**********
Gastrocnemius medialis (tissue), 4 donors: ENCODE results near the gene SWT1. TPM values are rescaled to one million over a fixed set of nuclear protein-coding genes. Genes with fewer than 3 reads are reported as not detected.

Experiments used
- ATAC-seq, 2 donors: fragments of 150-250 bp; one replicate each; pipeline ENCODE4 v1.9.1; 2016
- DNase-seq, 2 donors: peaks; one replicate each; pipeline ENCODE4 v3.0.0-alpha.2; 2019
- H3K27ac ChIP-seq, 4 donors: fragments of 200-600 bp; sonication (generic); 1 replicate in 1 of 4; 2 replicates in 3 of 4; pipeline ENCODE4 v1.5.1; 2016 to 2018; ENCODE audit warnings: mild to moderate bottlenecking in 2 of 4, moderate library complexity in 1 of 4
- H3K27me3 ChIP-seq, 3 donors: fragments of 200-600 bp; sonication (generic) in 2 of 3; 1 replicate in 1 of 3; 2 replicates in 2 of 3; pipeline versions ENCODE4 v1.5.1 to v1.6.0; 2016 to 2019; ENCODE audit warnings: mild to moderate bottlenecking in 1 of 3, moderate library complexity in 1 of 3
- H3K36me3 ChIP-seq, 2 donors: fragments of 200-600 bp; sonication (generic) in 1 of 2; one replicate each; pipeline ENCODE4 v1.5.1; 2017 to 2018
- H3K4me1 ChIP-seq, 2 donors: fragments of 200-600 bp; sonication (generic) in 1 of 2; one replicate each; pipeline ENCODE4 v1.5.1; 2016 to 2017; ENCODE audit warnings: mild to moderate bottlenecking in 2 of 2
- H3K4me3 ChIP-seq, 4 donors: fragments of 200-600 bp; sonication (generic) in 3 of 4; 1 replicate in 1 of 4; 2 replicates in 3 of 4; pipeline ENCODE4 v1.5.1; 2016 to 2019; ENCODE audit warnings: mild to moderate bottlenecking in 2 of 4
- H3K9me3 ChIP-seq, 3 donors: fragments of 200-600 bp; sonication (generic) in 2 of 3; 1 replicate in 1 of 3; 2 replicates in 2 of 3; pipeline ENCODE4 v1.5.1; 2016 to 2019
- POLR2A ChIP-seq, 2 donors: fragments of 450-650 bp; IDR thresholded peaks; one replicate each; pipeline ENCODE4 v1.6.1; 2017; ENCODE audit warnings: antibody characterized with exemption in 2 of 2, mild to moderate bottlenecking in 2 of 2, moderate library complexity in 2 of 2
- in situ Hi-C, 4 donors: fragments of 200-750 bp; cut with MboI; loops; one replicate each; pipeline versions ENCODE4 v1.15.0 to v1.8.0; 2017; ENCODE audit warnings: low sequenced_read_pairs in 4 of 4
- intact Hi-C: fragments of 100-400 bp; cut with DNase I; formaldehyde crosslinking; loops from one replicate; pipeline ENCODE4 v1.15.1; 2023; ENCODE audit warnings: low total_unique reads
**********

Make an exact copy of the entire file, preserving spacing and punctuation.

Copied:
Gastrocnemius medialis (tissue), 4 donors: ENCODE results near the gene SWT1. TPM values are rescaled to one million over a fixed set of nuclear protein-coding genes. Genes with fewer than 3 reads are reported as not detected.

Experiments used
- ATAC-seq, 2 donors: fragments of 150-250 bp; one replicate each; pipeline ENCODE4 v1.9.1; 2016
- DNase-seq, 2 donors: peaks; one replicate each; pipeline ENCODE4 v3.0.0-alpha.2; 2019
- H3K27ac ChIP-seq, 4 donors: fragments of 200-600 bp; sonication (generic); 1 replicate in 1 of 4; 2 replicates in 3 of 4; pipeline ENCODE4 v1.5.1; 2016 to 2018; ENCODE audit warnings: mild to moderate bottlenecking in 2 of 4, moderate library complexity in 1 of 4
- H3K27me3 ChIP-seq, 3 donors: fragments of 200-600 bp; sonication (generic) in 2 of 3; 1 replicate in 1 of 3; 2 replicates in 2 of 3; pipeline versions ENCODE4 v1.5.1 to v1.6.0; 2016 to 2019; ENCODE audit warnings: mild to moderate bottlenecking in 1 of 3, moderate library complexity in 1 of 3
- H3K36me3 ChIP-seq, 2 donors: fragments of 200-600 bp; sonication (generic) in 1 of 2; one replicate each; pipeline ENCODE4 v1.5.1; 2017 to 2018
- H3K4me1 ChIP-seq, 2 donors: fragments of 200-600 bp; sonication (generic) in 1 of 2; one replicate each; pipeline ENCODE4 v1.5.1; 2016 to 2017; ENCODE audit warnings: mild to moderate bottlenecking in 2 of 2
- H3K4me3 ChIP-seq, 4 donors: fragments of 200-600 bp; sonication (generic) in 3 of 4; 1 replicate in 1 of 4; 2 replicates in 3 of 4; pipeline ENCODE4 v1.5.1; 2016 to 2019; ENCODE audit warnings: mild to moderate bottlenecking in 2 of 4
- H3K9me3 ChIP-seq, 3 donors: fragments of 200-600 bp; sonication (generic) in 2 of 3; 1 replicate in 1 of 3; 2 replicates in 2 of 3; pipeline ENCODE4 v1.5.1; 2016 to 2019
- POLR2A ChIP-seq, 2 donors: fragments of 450-650 bp; IDR thresholded peaks; one replicate each; pipeline ENCODE4 v1.6.1; 2017; ENCODE audit warnings: antibody characterized with exemption in 2 of 2, mild to moderate bottlenecking in 2 of 2, moderate library complexity in 2 of 2
- in situ Hi-C, 4 donors: fragments of 200-750 bp; cut with MboI; loops; one replicate each; pipeline versions ENCODE4 v1.15.0 to v1.8.0; 2017; ENCODE audit warnings: low sequenced_read_pairs in 4 of 4
- intact Hi-C: fragments of 100-400 bp; cut with DNase I; formaldehyde crosslinking; loops from one replicate; pipeline ENCODE4 v1.15.1; 2023; ENCODE audit warnings: low total_unique reads